Little is known about James Hampton, despite the grandeur of his self-chosen title, “Director, Special Projects for the State of Eternity.” He was born in 1909 in Elloree, South Carolina, a small community of predominantly African-American sharecroppers and tenant farmers. His father, a gospel singer and self-ordained Baptist minister, left his wife and four children to pursue his itinerant calling.
In 1928, when he was nineteen, Hampton moved to Washington, D.C., to live with an older brother. Drafted into the Army in 1942, he served with a segregated unit that maintained airstrips in Saipan and Guam during World War II. Hampton returned to Washington in 1945, and began working a year later as a janitor for the General Services Administration until his death in 1964. Although he expressed interest in finding “a holy woman,” to assist with his life’s work he never married and had few close friends.
Hampton was raised as a fundamentalist Baptist, but he disliked the concept of a denominational God and attended a variety of the city’s churches. As early as 1931, Hampton believed that he began receiving visions from God, and by 1945 it appears he had made one small, shrine-like object while stationed on Guam. This piece became part of his larger work, and is now placed in front of the center pulpit.
His work on The Throne of the Third Heaven of the Nations Millennium General Assembly probably began in earnest around 1950, when he rented a garage in his northwest Washington neighborhood, which was also the city’s center of African-American business, religious, and night life.
Although a humble man, Hampton often referred to himself as “St. James.” He may have considered himself a prophet like John, the author of The Book of Revelation, the biblical writing that inspired Hampton’s belief in the Second Coming of Christ and his desire to build The Throne as a monument to the return of Christ to earth.
Hampton worked almost every day on his project, often starting his work at midnight after completing his janitorial duties. He continued his efforts until he died in 1964. The Throne was discovered and brought to the public’s attention after his death. It is most likely Hampton’s monument to his faith was never completely finished.
Exhibition Label, Smithsonian American Art Museum, 2006
The artistic gifts of James Hampton were virtually unknown until shortly after his death. Hampton was born in the small rural community of Elloree, South Carolina. His father was an itinerant, self-proclaimed Baptist minister and gospel singer who deserted his wife and four young children to follow his calling.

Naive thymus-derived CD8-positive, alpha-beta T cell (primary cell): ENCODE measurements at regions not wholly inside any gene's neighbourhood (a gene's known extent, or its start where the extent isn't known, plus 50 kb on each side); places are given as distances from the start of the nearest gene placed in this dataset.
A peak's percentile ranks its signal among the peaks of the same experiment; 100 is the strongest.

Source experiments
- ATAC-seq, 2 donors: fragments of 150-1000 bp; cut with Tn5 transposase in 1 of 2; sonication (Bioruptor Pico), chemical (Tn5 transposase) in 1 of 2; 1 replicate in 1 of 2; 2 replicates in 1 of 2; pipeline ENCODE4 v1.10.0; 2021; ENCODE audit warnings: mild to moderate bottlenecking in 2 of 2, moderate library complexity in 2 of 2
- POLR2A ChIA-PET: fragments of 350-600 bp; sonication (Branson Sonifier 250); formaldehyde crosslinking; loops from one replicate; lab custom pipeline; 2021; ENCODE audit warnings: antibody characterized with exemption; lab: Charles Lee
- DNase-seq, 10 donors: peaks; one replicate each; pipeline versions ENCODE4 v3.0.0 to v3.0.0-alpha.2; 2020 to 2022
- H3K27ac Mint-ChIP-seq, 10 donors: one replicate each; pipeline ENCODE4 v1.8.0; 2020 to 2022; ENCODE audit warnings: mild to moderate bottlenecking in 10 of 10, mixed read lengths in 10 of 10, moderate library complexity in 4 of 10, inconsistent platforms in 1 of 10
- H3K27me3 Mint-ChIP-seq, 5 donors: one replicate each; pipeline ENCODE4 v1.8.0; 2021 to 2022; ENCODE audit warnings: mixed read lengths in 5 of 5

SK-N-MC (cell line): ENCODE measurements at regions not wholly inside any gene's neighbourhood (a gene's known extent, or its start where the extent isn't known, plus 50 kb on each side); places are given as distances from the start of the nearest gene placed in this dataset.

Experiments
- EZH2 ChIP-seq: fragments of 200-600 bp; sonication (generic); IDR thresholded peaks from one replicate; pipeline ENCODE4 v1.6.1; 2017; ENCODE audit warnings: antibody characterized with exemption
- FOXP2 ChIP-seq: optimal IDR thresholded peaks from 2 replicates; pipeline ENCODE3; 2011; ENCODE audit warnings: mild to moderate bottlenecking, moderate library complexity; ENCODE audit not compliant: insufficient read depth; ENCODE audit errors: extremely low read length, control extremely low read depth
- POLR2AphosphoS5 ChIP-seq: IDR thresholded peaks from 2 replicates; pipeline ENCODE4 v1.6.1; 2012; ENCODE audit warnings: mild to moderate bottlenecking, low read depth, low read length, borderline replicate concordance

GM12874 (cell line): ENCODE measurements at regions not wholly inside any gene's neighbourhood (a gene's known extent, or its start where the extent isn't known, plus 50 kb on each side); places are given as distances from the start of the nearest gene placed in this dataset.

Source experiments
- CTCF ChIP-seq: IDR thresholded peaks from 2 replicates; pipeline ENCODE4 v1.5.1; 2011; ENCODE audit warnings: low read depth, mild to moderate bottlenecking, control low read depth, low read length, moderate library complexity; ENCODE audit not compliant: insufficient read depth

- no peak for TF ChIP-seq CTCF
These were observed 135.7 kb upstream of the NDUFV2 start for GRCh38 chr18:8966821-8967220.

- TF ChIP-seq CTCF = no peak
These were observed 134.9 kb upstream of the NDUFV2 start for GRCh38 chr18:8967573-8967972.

When Hampton was around nineteen years old he moved to Washington, D.C., to join an older brother. From 1939 to 1942 Hampton worked as a short-order cook in several local cafes, and later joined the federal government labor force. Details concerning Hampton’s educational background are sketchy. Presumably he attended the local schools in Elloree, South Carolina. On an application for federal employment in Washington, Hampton claimed to have attended an African-American high school in the District of Columbia through the tenth grade. There are no records, however, of Hampton’s attendance at such a school.
In 1943 Hampton was inducted into the United States Army and served with the 385th Aviation Squadron in Texas, Hawaii, and the jungles of Saipan and Guam. His unit was noncombatant, and drew duties that consisted largely of carpentry and maintenance of air strips. Following his honorable discharge from the army in 1945, Hampton returned to Washington. In 1946 he was hired by the General Services Administration as a janitor. He remained in that position until his death.
Additional facts concerning Hampton’s life are scarce. He never married, lived alone in a small apartment in a row house in northwest Washington, and was described as a small, bespectacled, soft-spoken recluse with few friends. James Hampton was totally dedicated to his “vision”, a “vision” that almost defies artistic classification yet produced an outstanding example of religious sculpture. In November 1964, Hampton died of cancer in Washington at the age of fifty-three.
Regenia A. Perry Free within Ourselves: African-American Artists in the Collection of the National Museum of American Art (Washington, D.C.: National Museum of American Art in Association with Pomegranate Art Books, 1992)